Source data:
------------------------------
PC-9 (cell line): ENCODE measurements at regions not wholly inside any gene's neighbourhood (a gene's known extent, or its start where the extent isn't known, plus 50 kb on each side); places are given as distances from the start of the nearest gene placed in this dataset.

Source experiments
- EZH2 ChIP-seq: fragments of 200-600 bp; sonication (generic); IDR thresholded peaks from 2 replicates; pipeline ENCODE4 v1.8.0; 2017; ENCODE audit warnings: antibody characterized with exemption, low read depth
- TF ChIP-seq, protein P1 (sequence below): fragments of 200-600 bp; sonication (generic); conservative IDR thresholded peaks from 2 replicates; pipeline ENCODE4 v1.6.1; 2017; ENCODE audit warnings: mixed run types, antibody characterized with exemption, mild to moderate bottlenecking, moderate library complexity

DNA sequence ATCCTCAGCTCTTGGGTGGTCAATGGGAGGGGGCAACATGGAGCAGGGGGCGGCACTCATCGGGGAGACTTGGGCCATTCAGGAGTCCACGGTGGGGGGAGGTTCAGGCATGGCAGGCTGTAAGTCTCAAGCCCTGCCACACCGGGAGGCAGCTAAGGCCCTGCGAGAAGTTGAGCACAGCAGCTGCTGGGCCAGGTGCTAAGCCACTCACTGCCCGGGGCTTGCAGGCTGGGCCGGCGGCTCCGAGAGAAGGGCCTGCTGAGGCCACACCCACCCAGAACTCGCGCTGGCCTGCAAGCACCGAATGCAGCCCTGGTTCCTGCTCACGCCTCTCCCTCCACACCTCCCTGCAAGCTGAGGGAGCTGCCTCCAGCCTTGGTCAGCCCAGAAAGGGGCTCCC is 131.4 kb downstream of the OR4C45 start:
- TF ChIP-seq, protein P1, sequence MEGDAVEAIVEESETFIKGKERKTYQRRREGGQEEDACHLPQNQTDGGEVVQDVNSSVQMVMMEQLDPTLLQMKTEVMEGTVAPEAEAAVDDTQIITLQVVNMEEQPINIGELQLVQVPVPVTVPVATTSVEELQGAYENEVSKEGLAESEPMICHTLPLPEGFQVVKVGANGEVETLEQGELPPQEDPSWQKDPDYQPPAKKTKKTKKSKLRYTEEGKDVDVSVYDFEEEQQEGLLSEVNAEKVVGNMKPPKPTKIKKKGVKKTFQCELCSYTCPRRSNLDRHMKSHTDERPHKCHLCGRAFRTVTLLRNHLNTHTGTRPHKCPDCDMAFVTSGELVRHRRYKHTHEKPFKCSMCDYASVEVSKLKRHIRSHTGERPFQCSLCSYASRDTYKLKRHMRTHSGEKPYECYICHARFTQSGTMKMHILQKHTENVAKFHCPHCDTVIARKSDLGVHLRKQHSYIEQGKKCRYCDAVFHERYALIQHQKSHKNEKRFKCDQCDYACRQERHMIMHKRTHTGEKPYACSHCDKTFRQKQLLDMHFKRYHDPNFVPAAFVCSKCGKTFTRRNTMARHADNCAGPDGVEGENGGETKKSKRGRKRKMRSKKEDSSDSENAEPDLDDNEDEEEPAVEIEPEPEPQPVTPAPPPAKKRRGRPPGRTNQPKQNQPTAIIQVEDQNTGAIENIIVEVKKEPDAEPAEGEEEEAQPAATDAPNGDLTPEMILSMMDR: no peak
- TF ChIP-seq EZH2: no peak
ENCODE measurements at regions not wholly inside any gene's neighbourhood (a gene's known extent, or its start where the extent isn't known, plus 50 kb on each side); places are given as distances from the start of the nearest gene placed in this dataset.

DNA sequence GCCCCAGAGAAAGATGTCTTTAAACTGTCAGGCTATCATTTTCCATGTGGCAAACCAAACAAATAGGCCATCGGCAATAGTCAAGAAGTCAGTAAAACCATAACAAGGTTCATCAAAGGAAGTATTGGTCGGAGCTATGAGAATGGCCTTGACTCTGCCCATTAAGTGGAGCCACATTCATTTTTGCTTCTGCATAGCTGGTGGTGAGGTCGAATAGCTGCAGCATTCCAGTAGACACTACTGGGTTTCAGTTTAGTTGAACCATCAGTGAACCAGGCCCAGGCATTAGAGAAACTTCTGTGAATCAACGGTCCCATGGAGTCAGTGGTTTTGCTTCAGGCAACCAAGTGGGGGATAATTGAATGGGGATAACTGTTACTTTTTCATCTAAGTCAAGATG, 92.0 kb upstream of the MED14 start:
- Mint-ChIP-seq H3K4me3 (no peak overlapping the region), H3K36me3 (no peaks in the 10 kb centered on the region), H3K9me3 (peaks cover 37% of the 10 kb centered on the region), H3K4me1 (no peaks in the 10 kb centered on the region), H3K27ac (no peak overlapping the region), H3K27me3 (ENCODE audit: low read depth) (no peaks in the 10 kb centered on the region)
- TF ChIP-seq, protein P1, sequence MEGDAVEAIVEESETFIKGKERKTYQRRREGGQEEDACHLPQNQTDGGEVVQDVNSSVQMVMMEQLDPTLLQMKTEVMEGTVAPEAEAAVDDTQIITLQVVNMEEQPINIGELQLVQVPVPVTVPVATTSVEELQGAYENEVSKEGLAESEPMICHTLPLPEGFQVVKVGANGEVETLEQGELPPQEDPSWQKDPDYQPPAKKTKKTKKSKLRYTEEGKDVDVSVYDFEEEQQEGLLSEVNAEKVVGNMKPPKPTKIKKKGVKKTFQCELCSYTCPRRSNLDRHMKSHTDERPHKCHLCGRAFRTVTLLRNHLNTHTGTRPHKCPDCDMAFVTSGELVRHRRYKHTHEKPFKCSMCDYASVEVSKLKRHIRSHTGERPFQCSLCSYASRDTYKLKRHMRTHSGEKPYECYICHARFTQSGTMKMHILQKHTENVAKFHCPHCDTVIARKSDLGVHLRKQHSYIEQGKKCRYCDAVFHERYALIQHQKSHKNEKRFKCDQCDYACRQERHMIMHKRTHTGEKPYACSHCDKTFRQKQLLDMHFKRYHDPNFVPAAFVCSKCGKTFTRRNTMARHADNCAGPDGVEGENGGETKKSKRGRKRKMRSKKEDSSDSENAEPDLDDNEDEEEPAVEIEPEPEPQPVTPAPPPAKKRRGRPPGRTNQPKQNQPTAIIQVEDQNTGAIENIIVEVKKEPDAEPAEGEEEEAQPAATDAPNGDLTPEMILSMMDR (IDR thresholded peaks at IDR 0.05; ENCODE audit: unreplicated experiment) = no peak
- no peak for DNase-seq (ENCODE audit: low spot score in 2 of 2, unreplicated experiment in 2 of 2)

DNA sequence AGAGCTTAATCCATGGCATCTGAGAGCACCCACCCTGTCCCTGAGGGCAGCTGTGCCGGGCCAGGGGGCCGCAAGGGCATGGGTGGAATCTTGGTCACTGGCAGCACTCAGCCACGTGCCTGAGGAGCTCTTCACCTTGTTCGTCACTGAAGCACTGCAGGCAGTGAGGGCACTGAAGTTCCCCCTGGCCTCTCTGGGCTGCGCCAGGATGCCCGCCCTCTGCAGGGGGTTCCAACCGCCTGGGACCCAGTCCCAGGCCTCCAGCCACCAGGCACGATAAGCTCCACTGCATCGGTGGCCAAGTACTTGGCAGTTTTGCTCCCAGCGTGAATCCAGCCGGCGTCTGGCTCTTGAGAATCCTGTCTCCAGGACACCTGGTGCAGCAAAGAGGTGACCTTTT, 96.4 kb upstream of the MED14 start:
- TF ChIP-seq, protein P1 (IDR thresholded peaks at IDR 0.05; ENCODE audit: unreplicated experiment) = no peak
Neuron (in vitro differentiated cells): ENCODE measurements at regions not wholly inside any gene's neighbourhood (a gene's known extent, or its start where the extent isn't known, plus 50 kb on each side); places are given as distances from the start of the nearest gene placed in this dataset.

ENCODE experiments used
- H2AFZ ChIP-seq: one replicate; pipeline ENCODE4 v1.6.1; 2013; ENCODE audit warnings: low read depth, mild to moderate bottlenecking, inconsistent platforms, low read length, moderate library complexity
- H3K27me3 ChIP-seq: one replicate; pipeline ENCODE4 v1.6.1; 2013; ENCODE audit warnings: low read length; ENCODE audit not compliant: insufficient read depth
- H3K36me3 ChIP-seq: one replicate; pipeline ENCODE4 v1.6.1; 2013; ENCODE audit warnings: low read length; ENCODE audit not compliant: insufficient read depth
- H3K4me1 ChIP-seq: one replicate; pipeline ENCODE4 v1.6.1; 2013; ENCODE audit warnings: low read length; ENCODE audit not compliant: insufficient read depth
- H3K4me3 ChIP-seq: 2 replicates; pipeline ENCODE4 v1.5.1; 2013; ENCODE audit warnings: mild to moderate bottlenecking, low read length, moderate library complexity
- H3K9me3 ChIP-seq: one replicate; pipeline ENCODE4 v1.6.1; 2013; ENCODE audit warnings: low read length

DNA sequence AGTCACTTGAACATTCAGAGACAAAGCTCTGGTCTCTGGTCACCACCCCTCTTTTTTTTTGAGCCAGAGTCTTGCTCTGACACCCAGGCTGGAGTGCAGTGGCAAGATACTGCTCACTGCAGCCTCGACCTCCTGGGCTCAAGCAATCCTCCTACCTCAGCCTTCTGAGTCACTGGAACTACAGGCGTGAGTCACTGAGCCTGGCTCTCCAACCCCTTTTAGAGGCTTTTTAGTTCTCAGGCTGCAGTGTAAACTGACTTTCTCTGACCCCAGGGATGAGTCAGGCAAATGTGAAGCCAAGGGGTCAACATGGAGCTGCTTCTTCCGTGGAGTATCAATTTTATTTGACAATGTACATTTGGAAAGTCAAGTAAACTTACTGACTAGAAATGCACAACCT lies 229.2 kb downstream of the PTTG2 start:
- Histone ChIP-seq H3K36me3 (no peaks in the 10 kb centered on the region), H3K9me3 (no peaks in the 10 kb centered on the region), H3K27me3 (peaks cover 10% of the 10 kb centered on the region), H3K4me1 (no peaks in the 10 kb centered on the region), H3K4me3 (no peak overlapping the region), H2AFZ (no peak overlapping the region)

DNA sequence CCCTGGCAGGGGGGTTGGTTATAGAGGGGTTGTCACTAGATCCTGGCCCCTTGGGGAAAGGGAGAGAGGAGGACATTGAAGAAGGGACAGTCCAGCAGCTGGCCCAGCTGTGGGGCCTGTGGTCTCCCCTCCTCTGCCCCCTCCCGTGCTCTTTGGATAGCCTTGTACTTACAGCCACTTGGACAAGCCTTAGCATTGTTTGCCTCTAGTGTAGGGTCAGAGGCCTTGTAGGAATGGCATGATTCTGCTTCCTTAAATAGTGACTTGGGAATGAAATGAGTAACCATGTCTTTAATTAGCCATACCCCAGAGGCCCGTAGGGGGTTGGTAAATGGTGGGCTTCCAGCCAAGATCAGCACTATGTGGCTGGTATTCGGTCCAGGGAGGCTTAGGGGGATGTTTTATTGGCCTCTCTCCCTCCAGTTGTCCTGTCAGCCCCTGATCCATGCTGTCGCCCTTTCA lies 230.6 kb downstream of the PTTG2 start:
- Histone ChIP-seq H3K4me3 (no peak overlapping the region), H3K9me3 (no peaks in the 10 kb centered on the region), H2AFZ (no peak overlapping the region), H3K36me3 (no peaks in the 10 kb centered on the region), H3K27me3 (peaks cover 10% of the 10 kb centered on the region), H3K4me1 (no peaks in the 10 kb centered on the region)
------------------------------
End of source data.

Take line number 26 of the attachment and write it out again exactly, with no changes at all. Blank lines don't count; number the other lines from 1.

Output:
- Histone ChIP-seq H3K4me3 (no peak overlapping the region), H3K9me3 (no peaks in the 10 kb centered on the region), H2AFZ (no peak overlapping the region), H3K36me3 (no peaks in the 10 kb centered on the region), H3K27me3 (peaks cover 10% of the 10 kb centered on the region), H3K4me1 (no peaks in the 10 kb centered on the region)